Displaying articles for: February 2008
?blue mats, yellow plates and cups,
a single jonquil in the bud vase
on the lazy Susan, and a hand--
to turn nearer
the small blue and white pitcher?
Gibson's poems resemble D�rer prints or Rembrandt paintings in their dedication to homely life. One sprig of basil fed to a dying woman conjures "goat cheese and a crust / of bread, the dust / of ruins and wild thyme. / ? her dead husband's / living mouth." Death haunts One Body -- the poems grieve the death of friend, father, sister; a mother's aging; "snipe and wolf / snow goose, dolphin, quail and lark." But Gibson expresses an equally devout, passionate affection for living: "Tonight, though I would like to ease / The length of my body along the length / Of my husband's and enter, breath / By breath, the heat two bodies make." Lines break with deliberation. The poem's rhythms are like rowing, purposeful and steady, and the poet's vision is prayerfully attentive. At every opportunity Gibson pushes at boundaries of subject and form. The result is a book of exquisite sadness and hopeful beauty. "I have always been alone, and I have never been alone. / What I used to call the self is a winnowing of light / in the flood plain of the boundless." -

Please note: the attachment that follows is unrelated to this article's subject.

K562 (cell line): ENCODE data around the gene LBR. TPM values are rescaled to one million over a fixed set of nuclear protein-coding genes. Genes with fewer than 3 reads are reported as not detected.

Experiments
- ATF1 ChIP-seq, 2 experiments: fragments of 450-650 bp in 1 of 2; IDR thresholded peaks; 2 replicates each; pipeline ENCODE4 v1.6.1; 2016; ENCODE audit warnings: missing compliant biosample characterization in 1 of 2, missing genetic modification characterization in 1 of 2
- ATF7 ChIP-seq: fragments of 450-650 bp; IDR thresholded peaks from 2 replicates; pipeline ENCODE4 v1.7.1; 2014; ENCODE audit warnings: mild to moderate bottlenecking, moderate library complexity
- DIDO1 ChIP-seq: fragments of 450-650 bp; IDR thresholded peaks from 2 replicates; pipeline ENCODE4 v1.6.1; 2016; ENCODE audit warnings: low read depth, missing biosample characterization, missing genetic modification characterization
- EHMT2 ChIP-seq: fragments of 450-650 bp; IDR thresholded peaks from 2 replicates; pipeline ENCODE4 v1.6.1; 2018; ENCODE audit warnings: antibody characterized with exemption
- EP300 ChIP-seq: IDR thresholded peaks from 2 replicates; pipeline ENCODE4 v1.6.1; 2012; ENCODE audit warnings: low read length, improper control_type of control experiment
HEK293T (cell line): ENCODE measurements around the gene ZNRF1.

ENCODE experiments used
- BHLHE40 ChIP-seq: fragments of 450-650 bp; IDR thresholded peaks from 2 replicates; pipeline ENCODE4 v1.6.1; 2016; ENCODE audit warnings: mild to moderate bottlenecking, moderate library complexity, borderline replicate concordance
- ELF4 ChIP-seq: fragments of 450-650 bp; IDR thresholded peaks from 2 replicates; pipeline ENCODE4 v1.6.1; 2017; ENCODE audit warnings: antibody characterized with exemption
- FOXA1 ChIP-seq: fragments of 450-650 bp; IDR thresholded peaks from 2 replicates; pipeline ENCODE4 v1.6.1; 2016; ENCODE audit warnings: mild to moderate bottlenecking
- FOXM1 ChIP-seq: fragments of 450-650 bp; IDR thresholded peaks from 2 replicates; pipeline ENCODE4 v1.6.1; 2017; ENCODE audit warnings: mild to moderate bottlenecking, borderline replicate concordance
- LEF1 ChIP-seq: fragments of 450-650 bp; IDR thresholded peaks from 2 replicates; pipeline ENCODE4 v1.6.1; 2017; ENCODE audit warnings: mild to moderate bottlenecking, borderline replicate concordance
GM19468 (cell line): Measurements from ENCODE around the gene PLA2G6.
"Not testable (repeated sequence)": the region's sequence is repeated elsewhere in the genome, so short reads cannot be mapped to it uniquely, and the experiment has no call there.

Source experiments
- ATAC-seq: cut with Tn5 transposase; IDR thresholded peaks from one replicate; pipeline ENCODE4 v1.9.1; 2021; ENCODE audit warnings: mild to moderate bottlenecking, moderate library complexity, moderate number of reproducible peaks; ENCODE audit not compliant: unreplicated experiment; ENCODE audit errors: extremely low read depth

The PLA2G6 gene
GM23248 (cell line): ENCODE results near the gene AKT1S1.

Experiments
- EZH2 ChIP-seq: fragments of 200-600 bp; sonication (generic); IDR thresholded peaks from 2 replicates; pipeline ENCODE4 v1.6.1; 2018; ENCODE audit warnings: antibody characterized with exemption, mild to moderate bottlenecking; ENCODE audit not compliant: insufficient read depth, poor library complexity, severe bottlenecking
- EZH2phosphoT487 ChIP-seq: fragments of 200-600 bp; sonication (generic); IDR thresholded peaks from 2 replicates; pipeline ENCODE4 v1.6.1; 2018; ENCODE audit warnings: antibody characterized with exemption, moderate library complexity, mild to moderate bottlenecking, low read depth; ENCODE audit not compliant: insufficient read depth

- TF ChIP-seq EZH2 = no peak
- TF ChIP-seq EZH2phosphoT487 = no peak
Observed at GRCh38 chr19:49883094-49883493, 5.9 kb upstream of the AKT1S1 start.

A controversial sensation in Norway, A Man in Love is the second book of six in the series, detailing Knausgaard’s separation from his wife, his move to Stolkholm and the dogged pursuit of a mesmerizing poet.
This newly reissued Cold War classic profiles an Israeli spy obsessed with an English girl half his age, and his attempts to win her love without ever revealing his true identity.
Three Chicago journalism students attend an “innocence” seminar that will teach them how to release the wrongfully accused from prison. But as innocents are jailed, a killer roams free, and the students are next on the hit list.